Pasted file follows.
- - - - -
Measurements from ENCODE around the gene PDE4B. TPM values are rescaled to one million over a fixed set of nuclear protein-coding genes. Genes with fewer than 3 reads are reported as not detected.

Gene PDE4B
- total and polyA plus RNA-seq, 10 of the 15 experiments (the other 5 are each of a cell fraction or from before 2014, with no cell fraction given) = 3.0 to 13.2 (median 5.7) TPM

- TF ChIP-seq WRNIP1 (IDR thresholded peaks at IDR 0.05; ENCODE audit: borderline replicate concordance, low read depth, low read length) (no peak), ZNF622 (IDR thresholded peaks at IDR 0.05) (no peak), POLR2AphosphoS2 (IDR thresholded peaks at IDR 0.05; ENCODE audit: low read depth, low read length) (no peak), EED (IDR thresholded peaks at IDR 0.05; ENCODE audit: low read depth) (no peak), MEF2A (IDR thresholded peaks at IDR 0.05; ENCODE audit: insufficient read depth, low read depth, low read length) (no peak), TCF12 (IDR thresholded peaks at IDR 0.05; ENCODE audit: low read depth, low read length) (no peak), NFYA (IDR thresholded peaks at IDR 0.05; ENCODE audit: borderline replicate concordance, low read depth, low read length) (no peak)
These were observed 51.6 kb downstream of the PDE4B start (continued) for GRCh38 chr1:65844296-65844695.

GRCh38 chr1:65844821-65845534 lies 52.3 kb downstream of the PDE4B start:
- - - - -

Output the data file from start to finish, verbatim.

Measurements from ENCODE around the gene PDE4B. TPM values are rescaled to one million over a fixed set of nuclear protein-coding genes. Genes with fewer than 3 reads are reported as not detected.

Gene PDE4B
- total and polyA plus RNA-seq, 10 of the 15 experiments (the other 5 are each of a cell fraction or from before 2014, with no cell fraction given) = 3.0 to 13.2 (median 5.7) TPM

- TF ChIP-seq WRNIP1 (IDR thresholded peaks at IDR 0.05; ENCODE audit: borderline replicate concordance, low read depth, low read length) (no peak), ZNF622 (IDR thresholded peaks at IDR 0.05) (no peak), POLR2AphosphoS2 (IDR thresholded peaks at IDR 0.05; ENCODE audit: low read depth, low read length) (no peak), EED (IDR thresholded peaks at IDR 0.05; ENCODE audit: low read depth) (no peak), MEF2A (IDR thresholded peaks at IDR 0.05; ENCODE audit: insufficient read depth, low read depth, low read length) (no peak), TCF12 (IDR thresholded peaks at IDR 0.05; ENCODE audit: low read depth, low read length) (no peak), NFYA (IDR thresholded peaks at IDR 0.05; ENCODE audit: borderline replicate concordance, low read depth, low read length) (no peak)
These were observed 51.6 kb downstream of the PDE4B start (continued) for GRCh38 chr1:65844296-65844695.

GRCh38 chr1:65844821-65845534 lies 52.3 kb downstream of the PDE4B start: